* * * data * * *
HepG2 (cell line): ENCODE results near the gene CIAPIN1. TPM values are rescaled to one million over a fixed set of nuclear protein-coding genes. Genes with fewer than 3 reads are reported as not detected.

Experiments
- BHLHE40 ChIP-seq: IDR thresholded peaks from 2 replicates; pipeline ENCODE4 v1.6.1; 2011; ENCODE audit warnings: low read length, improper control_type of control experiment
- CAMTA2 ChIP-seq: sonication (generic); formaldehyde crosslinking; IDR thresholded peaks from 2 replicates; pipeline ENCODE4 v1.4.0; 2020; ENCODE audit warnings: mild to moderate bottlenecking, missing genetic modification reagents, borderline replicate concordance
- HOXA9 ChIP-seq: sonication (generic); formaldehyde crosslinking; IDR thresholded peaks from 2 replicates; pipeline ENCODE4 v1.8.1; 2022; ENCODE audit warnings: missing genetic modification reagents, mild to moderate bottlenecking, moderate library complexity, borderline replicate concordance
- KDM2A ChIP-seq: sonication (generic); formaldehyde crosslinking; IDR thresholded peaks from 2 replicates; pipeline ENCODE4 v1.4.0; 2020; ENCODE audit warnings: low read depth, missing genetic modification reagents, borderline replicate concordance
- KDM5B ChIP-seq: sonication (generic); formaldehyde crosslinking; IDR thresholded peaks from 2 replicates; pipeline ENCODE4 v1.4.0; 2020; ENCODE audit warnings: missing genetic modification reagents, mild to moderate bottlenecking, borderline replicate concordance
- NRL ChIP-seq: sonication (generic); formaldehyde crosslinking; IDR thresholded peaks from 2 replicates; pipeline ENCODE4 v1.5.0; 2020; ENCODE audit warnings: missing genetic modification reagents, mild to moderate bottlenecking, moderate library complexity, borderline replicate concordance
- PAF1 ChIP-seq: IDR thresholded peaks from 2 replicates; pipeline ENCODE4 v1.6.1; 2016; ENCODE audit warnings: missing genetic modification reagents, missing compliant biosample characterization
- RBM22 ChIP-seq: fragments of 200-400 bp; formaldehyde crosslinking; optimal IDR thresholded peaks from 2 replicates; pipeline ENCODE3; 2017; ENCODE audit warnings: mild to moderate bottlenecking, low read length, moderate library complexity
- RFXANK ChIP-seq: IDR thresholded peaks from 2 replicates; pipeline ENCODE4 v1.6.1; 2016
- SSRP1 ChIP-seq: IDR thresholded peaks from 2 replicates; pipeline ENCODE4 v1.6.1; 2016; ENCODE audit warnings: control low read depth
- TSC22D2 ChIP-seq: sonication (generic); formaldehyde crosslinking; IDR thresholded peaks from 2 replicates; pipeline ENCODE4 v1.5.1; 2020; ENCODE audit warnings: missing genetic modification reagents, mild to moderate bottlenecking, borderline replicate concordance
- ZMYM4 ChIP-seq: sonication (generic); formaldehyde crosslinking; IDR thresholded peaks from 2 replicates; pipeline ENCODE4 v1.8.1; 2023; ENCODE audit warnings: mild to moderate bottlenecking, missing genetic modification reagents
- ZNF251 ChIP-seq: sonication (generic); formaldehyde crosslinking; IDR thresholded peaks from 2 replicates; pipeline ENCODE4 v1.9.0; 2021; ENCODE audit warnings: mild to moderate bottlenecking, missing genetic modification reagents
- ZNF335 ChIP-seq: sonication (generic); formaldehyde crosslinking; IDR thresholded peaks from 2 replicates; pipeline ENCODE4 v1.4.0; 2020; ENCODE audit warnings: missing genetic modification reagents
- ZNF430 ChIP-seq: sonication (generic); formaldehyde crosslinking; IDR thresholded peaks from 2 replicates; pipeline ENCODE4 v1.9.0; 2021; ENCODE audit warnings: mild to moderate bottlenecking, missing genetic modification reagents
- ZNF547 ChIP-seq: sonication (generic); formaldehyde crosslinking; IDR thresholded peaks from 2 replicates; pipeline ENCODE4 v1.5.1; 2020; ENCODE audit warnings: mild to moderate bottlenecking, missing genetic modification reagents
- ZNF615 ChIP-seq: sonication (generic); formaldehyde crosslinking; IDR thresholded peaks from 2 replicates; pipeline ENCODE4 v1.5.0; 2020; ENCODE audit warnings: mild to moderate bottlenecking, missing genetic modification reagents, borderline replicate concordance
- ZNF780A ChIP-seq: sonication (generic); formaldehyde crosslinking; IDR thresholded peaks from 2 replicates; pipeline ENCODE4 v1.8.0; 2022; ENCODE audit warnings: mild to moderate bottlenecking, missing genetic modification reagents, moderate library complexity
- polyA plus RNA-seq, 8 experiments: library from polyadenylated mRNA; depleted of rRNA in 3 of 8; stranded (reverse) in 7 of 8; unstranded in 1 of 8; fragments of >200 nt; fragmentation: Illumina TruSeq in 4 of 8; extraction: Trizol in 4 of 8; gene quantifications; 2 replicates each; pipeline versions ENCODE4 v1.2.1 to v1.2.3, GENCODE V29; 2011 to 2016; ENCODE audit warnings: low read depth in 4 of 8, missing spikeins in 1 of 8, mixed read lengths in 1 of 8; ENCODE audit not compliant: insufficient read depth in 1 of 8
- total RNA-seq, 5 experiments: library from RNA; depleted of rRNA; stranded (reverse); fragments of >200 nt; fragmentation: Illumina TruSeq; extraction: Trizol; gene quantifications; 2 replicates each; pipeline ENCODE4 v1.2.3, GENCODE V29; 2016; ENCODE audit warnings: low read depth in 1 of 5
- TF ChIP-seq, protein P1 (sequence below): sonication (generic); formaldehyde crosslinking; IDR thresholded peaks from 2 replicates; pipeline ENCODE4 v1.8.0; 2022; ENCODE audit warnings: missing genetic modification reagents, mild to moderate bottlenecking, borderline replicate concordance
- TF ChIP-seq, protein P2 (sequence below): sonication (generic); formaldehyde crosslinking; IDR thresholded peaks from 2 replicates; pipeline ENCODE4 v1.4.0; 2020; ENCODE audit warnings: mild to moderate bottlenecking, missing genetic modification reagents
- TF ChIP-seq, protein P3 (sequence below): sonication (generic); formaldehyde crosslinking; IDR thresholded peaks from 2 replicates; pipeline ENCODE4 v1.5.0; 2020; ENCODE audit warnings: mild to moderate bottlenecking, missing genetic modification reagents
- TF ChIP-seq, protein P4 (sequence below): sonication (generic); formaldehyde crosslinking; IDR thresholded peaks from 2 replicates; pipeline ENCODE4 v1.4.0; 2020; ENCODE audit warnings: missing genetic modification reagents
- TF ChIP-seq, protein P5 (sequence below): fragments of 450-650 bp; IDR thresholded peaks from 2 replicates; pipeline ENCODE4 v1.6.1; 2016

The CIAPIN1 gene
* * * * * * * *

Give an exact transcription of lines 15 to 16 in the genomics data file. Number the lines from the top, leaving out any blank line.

- ZNF251 ChIP-seq: sonication (generic); formaldehyde crosslinking; IDR thresholded peaks from 2 replicates; pipeline ENCODE4 v1.9.0; 2021; ENCODE audit warnings: mild to moderate bottlenecking, missing genetic modification reagents
- ZNF335 ChIP-seq: sonication (generic); formaldehyde crosslinking; IDR thresholded peaks from 2 replicates; pipeline ENCODE4 v1.4.0; 2020; ENCODE audit warnings: missing genetic modification reagents